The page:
Deciding how to add value to the property is the biggest hurdle and you do not want to over-capitalize on the investment or its capital growth potential.

The simplest rule to follow when value adding to your real estate investment is to keep it simple.

If the kitchen is old and run down and potential tenants are deterred by its state it's probably worthwhile investing in a kitchen renovation. This can be done simply; maybe all you need to do it replace the bench top, splash back and repaint.

Similarly, re-painting the main rooms of the house can be cheap (particularly if you are able to do it yourself) and it can make the house far more appealing to renters (and valuers). 

Every little bit counts when it comes to adding value to your real estate investment -- and it's usually little changes which come at low costs that are most worth your while.

The more equity you have as capital leverage when re-borrowing the better.

 

Do you want to know more? Click here to watch five free webinars on - ‘Proven, Must Know, Property Investment Advice’

Rent Continues to Rise

Friday, May 16, 2014

 

You can buy some shares in a company with just a few hundred dollars. And you can start a bank account with just a few cents.  How much do you need to invest in real estate?

Real estate investment requires a far greater initial outlay than other investment options.

So how much do you need?

Generally, you will need at least a 5% deposit and you should also allow 5% for stamp duty, fees and charges (unless you are a First Home Buyer which will be discussed later). So allow at least 10% of the value of the property as your required contribution.

For example to buy a house for $350,000 you will generally need 10% = $35,000.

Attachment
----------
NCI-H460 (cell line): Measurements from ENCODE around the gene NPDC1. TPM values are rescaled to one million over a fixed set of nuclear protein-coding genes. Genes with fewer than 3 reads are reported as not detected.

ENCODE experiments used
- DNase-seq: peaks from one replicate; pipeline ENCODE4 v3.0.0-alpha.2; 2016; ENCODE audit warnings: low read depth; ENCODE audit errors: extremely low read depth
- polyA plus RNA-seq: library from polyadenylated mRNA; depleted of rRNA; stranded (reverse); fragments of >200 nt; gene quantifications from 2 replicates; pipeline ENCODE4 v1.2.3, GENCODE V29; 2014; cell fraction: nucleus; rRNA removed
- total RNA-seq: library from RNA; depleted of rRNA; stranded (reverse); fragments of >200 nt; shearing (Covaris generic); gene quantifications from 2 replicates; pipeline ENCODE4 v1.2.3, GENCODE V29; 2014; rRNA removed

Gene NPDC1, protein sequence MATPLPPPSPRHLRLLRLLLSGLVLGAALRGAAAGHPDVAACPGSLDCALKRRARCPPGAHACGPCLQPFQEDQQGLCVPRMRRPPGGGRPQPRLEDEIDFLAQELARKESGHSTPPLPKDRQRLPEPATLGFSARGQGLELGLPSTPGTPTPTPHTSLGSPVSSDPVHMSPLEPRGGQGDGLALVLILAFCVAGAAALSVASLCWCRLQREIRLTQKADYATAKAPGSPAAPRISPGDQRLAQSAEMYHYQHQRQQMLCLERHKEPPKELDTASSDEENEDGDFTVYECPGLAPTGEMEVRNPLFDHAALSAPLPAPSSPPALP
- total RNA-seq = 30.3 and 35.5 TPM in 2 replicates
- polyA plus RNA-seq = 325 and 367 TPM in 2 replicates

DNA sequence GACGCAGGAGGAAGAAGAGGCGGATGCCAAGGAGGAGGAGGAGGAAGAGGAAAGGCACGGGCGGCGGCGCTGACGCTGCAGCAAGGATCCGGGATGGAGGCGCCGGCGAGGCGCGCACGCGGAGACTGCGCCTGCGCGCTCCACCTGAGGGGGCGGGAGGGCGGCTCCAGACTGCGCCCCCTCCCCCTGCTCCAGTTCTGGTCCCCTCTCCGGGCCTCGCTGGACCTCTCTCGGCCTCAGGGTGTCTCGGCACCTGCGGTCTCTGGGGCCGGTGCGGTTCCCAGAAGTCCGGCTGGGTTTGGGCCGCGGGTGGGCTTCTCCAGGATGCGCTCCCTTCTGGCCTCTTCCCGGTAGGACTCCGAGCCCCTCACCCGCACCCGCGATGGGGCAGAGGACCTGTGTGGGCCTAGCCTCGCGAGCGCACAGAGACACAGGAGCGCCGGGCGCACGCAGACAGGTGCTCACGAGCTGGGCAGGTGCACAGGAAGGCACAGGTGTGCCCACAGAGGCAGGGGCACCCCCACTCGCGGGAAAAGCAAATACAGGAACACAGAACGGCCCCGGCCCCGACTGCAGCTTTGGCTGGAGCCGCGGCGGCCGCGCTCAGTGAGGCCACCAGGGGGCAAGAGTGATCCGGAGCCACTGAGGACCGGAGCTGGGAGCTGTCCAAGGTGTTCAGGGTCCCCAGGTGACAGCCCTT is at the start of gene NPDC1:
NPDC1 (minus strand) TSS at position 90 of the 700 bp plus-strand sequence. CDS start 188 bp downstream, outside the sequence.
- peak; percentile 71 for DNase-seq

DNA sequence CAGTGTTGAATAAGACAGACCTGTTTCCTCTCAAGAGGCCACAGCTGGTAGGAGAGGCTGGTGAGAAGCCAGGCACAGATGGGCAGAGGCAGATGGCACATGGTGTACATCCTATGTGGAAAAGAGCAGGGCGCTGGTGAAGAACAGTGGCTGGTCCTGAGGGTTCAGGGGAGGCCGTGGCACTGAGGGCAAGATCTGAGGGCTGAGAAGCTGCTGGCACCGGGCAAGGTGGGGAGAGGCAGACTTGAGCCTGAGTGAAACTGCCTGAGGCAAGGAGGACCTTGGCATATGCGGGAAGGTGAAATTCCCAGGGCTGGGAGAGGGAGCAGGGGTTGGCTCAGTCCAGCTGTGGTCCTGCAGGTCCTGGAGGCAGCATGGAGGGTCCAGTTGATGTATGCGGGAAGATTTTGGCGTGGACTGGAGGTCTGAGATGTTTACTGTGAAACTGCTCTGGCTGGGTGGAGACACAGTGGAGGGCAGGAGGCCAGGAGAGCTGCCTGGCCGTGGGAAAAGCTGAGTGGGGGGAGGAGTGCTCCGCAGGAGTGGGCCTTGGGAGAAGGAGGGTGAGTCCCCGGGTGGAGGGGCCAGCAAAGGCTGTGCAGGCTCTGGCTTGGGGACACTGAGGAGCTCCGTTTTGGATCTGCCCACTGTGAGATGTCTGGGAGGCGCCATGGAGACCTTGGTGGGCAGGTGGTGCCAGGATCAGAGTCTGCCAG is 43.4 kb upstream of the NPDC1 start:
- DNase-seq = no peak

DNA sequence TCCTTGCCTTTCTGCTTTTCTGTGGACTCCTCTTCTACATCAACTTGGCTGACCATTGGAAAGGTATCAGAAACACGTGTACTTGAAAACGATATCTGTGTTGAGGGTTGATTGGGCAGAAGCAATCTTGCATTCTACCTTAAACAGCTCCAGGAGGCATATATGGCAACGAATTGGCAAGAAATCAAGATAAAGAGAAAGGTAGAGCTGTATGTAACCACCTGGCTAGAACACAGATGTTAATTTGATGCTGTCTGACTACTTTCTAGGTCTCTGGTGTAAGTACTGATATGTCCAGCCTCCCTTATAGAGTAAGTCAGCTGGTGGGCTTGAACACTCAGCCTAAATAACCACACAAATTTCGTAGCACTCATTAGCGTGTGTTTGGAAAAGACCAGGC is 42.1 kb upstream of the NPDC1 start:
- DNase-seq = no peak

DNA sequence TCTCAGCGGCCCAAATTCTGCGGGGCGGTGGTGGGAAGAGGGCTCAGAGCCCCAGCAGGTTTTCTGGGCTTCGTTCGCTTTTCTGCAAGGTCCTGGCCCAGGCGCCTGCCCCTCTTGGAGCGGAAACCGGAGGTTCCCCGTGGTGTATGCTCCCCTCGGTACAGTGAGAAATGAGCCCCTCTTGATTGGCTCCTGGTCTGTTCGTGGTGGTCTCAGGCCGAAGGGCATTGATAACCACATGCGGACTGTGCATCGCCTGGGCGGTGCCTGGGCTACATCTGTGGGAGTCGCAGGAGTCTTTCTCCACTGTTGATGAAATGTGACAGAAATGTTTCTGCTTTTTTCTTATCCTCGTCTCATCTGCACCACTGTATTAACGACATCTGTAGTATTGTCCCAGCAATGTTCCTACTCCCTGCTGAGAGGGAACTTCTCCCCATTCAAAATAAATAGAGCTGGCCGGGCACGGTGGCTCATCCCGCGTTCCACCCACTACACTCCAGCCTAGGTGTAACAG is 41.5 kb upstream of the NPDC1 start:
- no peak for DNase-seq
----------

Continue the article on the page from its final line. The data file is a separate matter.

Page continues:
Ouch – there are ingenious ways to raise the 10% required which will be discussed in later chapters.

You then take a mortgage to pay for the balance of the property.

For example the $350,000 house above – you have paid a 5% deposit of $17,500 and spend the rest of your funds on fees.  You will then need to borrow the remaining $332,500.  This will be a 95% LVR (Loan to Value Ratio) loan.  Not all banks are comfortable with 95% loans.

In order to be granted a mortgage loan in the first place, particularly a 95% LVR loan, you usually have to present a deposit and proof of income information to convince the lender you will meet your mortgage repayments.

More detail on types of loans and the loan application process will be provided in later chapters


The good news for most Australians is that these days you can make the repayments on many mortgages for the same price you would fork out to rent a similar property.  Some banks will take the rent you have been paying consistently as evidence that you can afford the mortgage.


The initial outlay to buy your first property will sometimes deter the nervous investor from taking the plunge into property.


The hardest part of breaking into property investment is buying your first property. As long buy a good property in a good location (issues this book will help you with in later chapters), then you can generally move onto your next purchase, and the next purchase, quite smoothly from here. This is because of the combination of two powerful factors – Equity and Leverage.

Equity = the difference between the Value of the property and what you Owe the bank 

Leverage is explained in the following chapter.


If the first property you buy is a "bargain", or there is a surge in the market, or you manage to add value (see later chapters) may see you earn equity quickly.


Equity in one property can be used as leverage for your next buy, and so on and so forth.


Breaking through the initial capital requirement barrier will be your toughest problem, but once you utilise your friends Equity & Leverage, you will be able to move forward as a real estate investor with ease.

 

Do you want to know more? Click here to watch five free webinars on - ‘Proven, Must Know, Property Investment Advice’